26 January 2010


Yesterday I advocated taking a stand with regard to endangered species. By coincidence, yesterday's NYTimes featured an article about Frank Serpico, who famously took a very different kind of stand -- against rampant police corruption in New York City. This, in spite of repeated threats (and one near-fatal attempt) on his own life by his fellow police officers. Serpico's ethical stand against all odds was famously portrayed in the 1973 film Serpico, directed by Sidney Lumet and starring Al Pacino. I highly recommend the article.

Frank Serpico ultimately testified before the Knapp Commission against the systemic corruption within the police department, as well as the threats and intimidation directed against him from all levels, which culminated in his being shot in the face during a drug bust. Three accompanying officers intentionally allowed the shooting to happen before coming to his aid. Following his testimony, Serpico retired from the force and moved to Switzerland for ten years to recuperate from his injuries -- though his PTSD persists to this day. He now lives in upstate New York, where he is writing his memoirs, and occasionally consults with police officers who themselves are conflicted by the corruption within their own departments.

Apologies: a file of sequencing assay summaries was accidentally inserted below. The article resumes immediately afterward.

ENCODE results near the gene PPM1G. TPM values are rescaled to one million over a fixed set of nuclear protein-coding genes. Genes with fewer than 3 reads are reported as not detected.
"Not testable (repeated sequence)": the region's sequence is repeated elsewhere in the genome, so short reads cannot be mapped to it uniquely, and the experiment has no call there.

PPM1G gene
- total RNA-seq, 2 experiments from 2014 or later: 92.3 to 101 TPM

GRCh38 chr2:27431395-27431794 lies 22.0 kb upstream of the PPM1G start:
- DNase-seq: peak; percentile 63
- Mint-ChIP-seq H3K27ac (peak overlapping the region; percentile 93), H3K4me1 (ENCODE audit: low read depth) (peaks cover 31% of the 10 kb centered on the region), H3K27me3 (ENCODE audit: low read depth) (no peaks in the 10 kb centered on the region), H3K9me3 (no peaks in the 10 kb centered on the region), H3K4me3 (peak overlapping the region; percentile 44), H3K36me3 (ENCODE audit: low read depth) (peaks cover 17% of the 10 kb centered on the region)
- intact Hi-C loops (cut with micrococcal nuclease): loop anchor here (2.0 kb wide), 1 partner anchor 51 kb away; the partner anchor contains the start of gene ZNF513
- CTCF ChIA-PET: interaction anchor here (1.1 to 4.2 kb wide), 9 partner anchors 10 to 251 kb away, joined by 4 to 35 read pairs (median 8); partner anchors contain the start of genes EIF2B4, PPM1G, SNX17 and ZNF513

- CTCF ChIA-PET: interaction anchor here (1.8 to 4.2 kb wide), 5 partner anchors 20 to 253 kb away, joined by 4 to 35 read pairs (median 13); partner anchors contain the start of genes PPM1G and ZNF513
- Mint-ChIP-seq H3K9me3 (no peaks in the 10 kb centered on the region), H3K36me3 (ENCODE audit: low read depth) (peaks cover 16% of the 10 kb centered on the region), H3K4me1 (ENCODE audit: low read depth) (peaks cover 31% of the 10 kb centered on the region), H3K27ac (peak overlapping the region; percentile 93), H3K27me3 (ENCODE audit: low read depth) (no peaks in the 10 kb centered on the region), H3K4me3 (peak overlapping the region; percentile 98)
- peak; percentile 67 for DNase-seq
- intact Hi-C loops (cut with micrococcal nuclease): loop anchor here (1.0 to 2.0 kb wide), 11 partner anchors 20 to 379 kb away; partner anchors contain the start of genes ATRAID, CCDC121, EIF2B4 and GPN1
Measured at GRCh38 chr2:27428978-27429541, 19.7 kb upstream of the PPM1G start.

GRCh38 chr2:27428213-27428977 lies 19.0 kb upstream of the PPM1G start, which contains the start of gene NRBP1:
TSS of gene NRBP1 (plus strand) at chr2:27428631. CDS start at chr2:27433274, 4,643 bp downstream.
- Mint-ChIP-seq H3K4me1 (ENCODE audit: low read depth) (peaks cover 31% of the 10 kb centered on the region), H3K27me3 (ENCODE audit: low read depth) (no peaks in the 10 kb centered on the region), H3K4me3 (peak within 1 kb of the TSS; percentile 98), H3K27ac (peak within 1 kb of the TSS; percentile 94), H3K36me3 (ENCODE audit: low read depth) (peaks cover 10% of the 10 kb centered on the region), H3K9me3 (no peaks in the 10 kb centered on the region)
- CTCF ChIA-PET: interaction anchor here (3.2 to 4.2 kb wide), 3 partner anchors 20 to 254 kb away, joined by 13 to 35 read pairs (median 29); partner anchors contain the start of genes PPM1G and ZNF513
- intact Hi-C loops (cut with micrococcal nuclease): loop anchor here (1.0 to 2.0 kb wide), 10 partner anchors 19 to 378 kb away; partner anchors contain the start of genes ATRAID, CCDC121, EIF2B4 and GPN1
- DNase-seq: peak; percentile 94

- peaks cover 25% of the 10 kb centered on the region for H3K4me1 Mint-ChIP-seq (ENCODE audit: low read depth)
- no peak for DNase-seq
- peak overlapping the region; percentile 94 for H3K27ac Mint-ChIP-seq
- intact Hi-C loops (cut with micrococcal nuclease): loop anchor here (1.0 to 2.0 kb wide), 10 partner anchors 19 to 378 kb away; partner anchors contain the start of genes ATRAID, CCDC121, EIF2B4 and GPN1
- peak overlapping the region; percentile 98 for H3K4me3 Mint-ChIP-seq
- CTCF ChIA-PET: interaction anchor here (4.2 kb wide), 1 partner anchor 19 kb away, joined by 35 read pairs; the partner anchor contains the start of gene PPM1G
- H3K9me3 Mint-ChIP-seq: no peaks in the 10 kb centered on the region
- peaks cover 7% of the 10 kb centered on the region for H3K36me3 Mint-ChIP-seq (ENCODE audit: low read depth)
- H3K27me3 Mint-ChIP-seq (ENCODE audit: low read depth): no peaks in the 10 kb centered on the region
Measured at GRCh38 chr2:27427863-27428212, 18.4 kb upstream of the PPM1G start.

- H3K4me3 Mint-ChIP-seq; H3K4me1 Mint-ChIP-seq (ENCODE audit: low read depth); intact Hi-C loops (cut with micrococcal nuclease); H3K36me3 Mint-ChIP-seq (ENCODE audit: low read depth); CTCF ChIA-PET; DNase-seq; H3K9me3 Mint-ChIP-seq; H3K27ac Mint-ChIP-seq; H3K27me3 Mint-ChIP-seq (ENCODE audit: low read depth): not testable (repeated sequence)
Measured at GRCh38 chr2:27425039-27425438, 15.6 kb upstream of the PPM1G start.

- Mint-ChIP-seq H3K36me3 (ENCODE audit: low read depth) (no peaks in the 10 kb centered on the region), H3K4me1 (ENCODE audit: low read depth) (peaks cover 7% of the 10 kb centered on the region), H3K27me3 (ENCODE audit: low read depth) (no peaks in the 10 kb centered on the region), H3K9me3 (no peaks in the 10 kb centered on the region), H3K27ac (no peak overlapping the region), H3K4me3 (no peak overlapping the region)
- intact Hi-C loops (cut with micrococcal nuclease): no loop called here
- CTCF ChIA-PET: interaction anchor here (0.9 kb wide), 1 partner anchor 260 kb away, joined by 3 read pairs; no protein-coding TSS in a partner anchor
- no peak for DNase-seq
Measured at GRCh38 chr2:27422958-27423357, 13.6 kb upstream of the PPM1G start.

Here is a link to the video included in the Times article, "Watching Serpico with Serpico". Watching him speak, and watching him view and comment on the movie for the first time, you realize that here is the real deal, a genuine human being who speaks with candor, intelligence and integrity. Someone I would like to know, someday.

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